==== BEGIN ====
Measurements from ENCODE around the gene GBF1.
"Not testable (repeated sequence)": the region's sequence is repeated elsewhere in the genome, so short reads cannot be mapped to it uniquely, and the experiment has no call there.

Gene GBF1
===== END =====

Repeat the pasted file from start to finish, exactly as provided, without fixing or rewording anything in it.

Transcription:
Measurements from ENCODE around the gene GBF1.
"Not testable (repeated sequence)": the region's sequence is repeated elsewhere in the genome, so short reads cannot be mapped to it uniquely, and the experiment has no call there.

Gene GBF1